The U.K. government announced in 2017 that it would be opening a training academy in Wales with funding of 3.4 million pounds (3.9 million euros) from the Welsh government. The academy is designed to address a looming shortfall of radiologists in the region, which has a higher percentage of older radiologists than the rest of the U.K. The Royal College of Radiologists (RCR) notes that there are only seven more full-time consulting radiologists in Wales than there were in 2012, with 149 full-time consulting radiologists in 2017 compared with 142 radiologists in 2012.
The academy will enable more radiologists to learn reading skills in a classroom setting, according to the RCR. Up to now, radiologist training has been limited in Wales because it must take place in hospital settings, where clinical needs and the availability of consulting radiologists can take precedence over education.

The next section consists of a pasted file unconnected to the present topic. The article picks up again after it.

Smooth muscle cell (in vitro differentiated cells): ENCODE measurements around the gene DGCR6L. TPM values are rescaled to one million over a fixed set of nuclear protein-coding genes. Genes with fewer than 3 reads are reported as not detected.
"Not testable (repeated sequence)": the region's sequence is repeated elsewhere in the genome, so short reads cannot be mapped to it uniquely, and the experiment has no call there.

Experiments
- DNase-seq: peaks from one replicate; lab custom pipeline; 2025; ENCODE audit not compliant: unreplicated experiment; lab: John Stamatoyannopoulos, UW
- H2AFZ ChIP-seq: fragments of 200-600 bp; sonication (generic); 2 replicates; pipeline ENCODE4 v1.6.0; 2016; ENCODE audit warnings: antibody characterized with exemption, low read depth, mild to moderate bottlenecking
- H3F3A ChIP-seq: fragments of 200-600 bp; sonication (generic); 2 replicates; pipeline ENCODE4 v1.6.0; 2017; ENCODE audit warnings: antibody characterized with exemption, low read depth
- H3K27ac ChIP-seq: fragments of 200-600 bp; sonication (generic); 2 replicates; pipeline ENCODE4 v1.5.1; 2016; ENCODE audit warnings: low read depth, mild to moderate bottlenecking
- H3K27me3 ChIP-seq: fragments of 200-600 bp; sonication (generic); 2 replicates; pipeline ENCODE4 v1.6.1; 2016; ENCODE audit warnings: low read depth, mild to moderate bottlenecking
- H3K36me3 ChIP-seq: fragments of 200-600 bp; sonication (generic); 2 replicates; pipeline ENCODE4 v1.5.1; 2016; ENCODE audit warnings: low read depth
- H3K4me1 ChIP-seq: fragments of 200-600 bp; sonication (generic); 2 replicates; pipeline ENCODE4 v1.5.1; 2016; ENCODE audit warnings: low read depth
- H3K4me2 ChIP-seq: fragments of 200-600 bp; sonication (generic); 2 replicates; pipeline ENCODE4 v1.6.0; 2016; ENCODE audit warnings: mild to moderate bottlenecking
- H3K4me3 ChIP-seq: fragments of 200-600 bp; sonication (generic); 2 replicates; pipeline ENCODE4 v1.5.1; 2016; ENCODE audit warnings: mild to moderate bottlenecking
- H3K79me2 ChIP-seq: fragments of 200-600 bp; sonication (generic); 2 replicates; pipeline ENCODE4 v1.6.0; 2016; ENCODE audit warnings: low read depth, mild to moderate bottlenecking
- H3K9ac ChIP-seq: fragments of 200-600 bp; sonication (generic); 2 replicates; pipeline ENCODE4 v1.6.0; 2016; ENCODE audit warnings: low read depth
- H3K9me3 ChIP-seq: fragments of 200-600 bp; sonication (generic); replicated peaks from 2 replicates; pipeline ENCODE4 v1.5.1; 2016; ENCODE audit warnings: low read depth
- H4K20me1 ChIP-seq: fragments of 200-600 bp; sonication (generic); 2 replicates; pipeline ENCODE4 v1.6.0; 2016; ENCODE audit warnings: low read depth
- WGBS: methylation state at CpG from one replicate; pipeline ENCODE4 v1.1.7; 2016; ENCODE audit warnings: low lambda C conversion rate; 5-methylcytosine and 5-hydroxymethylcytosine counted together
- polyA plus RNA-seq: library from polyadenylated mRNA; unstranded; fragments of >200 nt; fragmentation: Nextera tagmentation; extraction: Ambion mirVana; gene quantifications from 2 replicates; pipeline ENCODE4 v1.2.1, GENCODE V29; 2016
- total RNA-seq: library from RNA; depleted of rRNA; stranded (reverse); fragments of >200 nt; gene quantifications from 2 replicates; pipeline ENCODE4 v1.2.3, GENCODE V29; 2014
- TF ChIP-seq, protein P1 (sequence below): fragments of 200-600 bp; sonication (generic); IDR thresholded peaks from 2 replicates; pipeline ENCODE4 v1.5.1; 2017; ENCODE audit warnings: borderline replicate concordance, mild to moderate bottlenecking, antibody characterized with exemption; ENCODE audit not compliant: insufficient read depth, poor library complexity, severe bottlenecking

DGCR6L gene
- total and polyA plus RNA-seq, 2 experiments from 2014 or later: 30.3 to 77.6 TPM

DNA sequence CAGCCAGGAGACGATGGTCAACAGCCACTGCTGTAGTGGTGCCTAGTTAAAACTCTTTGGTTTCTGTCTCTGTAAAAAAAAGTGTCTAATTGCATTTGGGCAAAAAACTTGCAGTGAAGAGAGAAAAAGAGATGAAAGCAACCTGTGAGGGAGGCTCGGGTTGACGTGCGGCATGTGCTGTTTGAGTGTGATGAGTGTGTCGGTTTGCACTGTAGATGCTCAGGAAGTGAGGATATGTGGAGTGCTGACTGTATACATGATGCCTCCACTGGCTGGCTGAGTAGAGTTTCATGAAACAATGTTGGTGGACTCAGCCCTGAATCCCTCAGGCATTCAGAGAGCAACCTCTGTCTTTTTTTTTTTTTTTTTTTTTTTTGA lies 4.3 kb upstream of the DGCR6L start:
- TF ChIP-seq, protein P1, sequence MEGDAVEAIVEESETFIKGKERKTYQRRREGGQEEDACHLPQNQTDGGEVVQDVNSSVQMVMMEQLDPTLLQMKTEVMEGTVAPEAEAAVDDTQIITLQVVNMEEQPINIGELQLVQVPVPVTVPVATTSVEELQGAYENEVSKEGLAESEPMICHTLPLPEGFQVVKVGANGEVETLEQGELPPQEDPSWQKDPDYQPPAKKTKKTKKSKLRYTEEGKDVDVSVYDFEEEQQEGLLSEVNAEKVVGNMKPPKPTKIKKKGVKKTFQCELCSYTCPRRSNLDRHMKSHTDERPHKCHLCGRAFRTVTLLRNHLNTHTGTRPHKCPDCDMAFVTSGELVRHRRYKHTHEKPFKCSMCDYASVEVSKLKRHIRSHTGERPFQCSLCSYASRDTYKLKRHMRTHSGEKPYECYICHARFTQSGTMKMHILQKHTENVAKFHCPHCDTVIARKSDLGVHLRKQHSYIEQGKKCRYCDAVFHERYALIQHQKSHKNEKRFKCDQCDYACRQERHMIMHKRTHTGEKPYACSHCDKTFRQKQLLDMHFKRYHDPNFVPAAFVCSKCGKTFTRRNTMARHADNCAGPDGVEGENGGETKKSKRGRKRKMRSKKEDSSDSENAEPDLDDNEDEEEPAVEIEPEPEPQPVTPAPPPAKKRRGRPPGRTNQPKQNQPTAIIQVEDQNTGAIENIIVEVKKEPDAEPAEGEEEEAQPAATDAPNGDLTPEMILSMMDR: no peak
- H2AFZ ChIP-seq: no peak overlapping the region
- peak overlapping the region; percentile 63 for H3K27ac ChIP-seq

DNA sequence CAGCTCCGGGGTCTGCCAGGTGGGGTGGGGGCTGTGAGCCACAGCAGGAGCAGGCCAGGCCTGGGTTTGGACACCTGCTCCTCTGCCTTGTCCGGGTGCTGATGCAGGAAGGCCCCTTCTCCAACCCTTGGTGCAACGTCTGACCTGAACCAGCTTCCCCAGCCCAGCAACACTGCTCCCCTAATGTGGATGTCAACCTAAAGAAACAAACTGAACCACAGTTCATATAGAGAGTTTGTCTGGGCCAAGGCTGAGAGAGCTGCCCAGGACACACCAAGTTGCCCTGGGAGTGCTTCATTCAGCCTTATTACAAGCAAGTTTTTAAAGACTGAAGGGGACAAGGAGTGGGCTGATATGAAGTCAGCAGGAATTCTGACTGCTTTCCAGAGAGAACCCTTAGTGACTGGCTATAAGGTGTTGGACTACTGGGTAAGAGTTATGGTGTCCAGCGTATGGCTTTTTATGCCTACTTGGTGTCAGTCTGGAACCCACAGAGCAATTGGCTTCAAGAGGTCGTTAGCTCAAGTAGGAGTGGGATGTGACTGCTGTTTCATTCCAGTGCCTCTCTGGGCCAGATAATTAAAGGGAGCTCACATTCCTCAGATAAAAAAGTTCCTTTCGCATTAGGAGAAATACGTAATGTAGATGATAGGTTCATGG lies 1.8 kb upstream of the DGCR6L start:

Equipment installed at the academy also will enable radiologists to review scans from all over the country, which could speed up interpretation times for patients, according to the RCR.
Currently, 14 first-year trainees attend the academy, which has the capacity to teach 20 trainees. The RCR is calling on the Welsh government to devote enough funding to bring the academy up to capacity; otherwise, the facility will not be achieving its full potential, according to Dr. Nicola Strickland, president of the RCR.
Still, the academy's opening is a major milestone, Strickland noted.
"It is brilliant to see the center officially open, following years of hard work by a committed team of radiologist trainers and official supporters," she said in a statement. "The academy teaching model has worked well in England, and the new Welsh academy is a fantastic teaching facility."
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